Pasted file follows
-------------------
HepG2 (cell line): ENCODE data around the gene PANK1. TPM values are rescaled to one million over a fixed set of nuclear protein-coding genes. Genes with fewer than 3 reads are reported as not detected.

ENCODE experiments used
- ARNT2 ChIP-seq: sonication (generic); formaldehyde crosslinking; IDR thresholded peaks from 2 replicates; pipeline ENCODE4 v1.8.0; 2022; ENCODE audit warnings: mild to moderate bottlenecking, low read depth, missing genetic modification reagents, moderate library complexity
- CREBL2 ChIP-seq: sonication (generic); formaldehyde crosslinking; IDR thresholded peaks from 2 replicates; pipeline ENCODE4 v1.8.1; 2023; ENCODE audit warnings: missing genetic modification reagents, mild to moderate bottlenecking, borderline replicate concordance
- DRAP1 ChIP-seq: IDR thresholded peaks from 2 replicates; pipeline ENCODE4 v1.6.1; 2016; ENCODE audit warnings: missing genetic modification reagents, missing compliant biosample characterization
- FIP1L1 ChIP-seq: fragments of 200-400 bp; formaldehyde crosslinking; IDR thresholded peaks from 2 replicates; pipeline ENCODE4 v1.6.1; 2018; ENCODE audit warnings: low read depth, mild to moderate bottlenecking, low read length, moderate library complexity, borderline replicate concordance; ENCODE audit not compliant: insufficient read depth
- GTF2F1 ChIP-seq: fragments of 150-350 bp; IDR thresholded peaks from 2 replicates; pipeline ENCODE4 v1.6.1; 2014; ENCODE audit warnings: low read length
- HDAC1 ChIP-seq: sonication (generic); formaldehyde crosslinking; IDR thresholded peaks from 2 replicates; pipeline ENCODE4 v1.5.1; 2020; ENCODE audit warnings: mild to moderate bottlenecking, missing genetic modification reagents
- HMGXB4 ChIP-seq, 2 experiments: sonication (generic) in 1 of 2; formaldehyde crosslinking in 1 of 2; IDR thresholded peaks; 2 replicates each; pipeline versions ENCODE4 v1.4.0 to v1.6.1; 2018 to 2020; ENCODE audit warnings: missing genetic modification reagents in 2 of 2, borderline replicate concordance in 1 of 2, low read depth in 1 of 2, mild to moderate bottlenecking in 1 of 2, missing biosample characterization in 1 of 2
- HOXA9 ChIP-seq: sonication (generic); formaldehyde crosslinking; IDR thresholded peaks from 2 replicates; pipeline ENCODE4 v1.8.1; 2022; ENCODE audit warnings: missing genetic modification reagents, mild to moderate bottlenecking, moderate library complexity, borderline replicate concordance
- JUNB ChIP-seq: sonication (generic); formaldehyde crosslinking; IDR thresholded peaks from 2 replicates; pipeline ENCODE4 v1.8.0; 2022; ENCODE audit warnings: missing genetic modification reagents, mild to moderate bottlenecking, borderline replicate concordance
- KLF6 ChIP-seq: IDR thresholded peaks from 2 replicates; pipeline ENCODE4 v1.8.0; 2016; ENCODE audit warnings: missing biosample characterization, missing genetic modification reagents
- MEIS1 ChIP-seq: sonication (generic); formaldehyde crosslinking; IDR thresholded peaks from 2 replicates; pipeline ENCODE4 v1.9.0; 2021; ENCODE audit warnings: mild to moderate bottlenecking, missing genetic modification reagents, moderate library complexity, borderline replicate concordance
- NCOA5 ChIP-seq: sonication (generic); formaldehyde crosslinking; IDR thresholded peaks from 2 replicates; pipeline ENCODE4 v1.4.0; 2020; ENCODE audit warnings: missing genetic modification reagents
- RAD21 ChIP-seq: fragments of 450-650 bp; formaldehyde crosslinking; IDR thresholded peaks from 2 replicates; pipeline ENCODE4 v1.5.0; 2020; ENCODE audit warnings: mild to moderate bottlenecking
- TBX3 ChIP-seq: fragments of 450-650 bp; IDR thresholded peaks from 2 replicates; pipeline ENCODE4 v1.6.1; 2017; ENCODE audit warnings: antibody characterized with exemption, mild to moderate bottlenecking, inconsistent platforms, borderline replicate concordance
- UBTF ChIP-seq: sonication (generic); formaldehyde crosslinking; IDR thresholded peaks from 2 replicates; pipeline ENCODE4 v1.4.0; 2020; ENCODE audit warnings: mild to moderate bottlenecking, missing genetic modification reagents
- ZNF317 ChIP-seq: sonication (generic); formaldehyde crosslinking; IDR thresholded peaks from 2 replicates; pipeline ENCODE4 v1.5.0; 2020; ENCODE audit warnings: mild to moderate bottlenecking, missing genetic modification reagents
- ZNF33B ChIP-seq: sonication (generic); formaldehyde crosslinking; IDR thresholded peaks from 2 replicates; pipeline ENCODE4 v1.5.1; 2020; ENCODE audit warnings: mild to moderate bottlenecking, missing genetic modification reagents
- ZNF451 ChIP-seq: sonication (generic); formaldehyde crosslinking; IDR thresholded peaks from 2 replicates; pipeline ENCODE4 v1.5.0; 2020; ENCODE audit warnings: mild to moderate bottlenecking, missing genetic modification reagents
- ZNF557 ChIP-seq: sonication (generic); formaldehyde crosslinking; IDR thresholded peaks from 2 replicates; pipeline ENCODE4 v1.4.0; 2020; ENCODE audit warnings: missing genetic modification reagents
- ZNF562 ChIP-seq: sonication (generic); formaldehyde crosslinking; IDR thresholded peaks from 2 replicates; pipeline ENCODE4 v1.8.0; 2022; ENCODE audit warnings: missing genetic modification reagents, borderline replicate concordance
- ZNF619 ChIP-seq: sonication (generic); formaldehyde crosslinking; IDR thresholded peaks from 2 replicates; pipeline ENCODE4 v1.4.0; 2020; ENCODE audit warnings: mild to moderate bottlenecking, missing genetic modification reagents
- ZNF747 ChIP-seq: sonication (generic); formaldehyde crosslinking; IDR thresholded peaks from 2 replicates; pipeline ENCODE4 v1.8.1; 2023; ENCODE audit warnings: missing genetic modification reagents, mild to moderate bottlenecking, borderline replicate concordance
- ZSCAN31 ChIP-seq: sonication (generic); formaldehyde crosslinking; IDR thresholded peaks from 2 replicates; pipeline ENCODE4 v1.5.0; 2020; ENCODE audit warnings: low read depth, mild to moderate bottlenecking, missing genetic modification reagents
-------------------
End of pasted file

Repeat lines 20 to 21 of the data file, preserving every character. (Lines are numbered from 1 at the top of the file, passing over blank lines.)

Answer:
- ZNF451 ChIP-seq: sonication (generic); formaldehyde crosslinking; IDR thresholded peaks from 2 replicates; pipeline ENCODE4 v1.5.0; 2020; ENCODE audit warnings: mild to moderate bottlenecking, missing genetic modification reagents
- ZNF557 ChIP-seq: sonication (generic); formaldehyde crosslinking; IDR thresholded peaks from 2 replicates; pipeline ENCODE4 v1.4.0; 2020; ENCODE audit warnings: missing genetic modification reagents